Greek police said on Monday they have smashed a racket centered around a nongovernmental organization that swindled 9 million euros in state money intended for de-mining operations in Bosnia, Iraq and Lebanon.
The head of the International De-mining Center, which was relocated from Greece to Cyprus last year, has been detained on fraud charges, the police’s press spokesman, Christos Parthenis, told reporters. Another seven people – including the detained chief’s wife as well as three current and three former members of the diplomatic service, are being sought, Parthenis said, adding that the scam was “one of the biggest cases of fraud against the Greek state and money laundering to date.”
The head of the center, a former journalist, is alleged to have purchased four properties, three in Athens and one on Rhodes, and to have been living in a luxury villa in Vrilissia, an affluent northern suburb of Athens, with his family.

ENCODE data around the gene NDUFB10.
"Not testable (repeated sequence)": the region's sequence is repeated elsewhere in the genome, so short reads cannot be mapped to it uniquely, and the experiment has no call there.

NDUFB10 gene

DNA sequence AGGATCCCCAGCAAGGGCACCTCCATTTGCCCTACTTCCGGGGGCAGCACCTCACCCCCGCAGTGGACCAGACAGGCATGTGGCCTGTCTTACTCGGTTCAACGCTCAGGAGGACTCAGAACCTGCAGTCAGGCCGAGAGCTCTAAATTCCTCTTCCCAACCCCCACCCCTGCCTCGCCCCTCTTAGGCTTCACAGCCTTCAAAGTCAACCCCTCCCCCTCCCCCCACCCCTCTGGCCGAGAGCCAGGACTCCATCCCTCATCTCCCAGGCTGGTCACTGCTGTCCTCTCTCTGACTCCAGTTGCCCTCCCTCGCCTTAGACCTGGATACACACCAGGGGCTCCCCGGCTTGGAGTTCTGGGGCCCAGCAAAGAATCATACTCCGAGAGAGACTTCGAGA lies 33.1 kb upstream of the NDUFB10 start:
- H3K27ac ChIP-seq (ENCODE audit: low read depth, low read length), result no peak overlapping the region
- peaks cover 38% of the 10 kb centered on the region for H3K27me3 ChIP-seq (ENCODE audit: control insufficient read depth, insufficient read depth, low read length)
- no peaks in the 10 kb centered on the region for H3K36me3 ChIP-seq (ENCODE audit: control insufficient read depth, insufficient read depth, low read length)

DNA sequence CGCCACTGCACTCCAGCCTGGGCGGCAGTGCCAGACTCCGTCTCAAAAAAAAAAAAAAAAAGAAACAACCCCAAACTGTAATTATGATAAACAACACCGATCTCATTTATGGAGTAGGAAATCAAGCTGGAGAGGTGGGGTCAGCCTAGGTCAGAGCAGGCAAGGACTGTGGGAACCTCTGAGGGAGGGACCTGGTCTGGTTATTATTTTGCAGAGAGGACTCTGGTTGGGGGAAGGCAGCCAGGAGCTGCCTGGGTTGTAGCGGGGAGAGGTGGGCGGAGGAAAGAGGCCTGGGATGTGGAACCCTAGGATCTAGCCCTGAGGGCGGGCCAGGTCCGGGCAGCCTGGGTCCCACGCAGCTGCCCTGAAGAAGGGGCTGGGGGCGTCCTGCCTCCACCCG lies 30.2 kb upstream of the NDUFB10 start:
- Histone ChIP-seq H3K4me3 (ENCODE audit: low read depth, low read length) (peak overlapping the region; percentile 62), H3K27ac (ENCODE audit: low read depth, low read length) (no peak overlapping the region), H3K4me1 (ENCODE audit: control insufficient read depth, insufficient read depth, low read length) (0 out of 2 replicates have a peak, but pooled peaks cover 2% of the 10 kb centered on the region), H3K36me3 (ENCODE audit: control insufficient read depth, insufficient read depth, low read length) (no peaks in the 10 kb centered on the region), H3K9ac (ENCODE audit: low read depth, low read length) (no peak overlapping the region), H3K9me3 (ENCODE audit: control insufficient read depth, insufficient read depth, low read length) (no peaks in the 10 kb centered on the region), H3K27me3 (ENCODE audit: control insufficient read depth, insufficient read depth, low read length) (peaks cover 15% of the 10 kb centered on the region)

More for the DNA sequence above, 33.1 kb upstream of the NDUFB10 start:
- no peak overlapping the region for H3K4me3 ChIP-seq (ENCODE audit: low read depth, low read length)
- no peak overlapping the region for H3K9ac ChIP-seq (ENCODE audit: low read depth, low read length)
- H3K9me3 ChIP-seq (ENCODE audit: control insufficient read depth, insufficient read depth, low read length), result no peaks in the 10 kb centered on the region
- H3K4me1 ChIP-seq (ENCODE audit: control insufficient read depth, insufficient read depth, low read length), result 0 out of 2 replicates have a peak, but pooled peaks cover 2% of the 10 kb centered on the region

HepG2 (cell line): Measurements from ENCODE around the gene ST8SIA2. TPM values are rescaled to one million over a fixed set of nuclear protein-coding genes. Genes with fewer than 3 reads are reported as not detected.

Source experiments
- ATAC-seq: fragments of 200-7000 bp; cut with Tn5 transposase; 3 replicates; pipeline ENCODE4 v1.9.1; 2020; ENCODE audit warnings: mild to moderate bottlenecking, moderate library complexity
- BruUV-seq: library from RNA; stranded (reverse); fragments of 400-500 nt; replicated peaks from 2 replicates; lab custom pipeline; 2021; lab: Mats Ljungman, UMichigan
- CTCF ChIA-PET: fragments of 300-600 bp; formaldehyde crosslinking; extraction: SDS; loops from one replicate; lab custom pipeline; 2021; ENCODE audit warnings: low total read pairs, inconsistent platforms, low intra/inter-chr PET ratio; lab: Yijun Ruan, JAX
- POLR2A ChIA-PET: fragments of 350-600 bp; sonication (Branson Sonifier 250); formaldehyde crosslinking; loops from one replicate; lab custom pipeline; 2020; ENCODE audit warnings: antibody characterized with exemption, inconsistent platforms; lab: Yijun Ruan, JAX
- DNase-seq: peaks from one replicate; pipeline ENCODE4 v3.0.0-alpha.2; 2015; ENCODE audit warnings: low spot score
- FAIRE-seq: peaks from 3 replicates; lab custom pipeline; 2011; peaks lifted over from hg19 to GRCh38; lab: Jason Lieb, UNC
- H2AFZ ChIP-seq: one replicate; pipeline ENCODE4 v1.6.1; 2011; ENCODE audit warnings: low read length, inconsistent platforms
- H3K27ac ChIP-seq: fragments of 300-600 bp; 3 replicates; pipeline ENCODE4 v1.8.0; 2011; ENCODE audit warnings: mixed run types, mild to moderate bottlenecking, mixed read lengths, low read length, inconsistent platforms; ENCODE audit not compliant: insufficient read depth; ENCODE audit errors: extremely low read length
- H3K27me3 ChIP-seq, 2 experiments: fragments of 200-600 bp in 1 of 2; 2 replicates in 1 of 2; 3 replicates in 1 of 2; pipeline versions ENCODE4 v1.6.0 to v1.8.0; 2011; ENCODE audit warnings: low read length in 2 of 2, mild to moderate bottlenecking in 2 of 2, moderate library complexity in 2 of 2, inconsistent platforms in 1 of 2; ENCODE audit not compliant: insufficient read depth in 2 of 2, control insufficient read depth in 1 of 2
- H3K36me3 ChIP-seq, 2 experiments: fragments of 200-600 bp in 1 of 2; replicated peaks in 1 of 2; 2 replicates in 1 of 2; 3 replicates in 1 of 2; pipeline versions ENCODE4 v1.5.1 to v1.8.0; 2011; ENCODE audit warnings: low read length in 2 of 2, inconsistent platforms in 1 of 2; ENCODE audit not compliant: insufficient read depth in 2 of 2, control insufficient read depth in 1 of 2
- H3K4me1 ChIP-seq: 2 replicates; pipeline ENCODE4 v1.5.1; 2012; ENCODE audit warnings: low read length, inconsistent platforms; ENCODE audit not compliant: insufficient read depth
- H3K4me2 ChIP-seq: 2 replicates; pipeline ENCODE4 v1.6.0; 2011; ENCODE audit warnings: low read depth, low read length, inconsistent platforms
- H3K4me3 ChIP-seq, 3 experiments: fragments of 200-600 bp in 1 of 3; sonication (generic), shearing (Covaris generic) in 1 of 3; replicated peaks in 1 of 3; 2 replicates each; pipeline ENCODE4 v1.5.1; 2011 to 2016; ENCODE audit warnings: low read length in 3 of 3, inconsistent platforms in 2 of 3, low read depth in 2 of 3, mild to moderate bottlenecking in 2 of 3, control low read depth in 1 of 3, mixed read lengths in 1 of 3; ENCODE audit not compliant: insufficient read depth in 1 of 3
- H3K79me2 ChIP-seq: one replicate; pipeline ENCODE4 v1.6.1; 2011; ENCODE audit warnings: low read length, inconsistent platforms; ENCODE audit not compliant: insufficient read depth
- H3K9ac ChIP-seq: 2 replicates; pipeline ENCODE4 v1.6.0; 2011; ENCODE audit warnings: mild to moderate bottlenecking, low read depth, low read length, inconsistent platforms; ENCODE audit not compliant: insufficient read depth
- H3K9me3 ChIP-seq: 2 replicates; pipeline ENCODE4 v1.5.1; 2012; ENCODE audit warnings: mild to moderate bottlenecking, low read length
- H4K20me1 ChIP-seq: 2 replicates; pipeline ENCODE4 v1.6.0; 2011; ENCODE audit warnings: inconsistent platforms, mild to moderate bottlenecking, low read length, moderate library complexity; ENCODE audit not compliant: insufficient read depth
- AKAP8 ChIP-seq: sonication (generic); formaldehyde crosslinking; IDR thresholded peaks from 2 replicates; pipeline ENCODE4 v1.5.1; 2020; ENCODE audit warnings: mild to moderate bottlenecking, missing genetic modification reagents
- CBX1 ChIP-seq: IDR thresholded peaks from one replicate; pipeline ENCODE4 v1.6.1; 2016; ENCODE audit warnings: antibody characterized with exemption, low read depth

The NGO is alleged to have secured 9 million euros in state funding between 2000 and 2004, ostensibly for de-mining operations in Bosnia, Lebanon and Iraq.
According to police, the money was illegally obtained as the NGO did not meet funding conditions. Staff recruited by the NGO in the countries where the de-mining was to be carried out were obliged to return up to 30 percent of their salaries in bogus donations to the organization, police said. That money was used to help the NGO cover a 25-percent stake in the projects, meeting the condition for the Greek state to finance the remaining 75 percent.
Police sources added that Greek Embassy officials in countries where the de-mining was to be carried out did not monitor implementation of the operations. It remained unclear whether the operations were actually implemented in the three countries.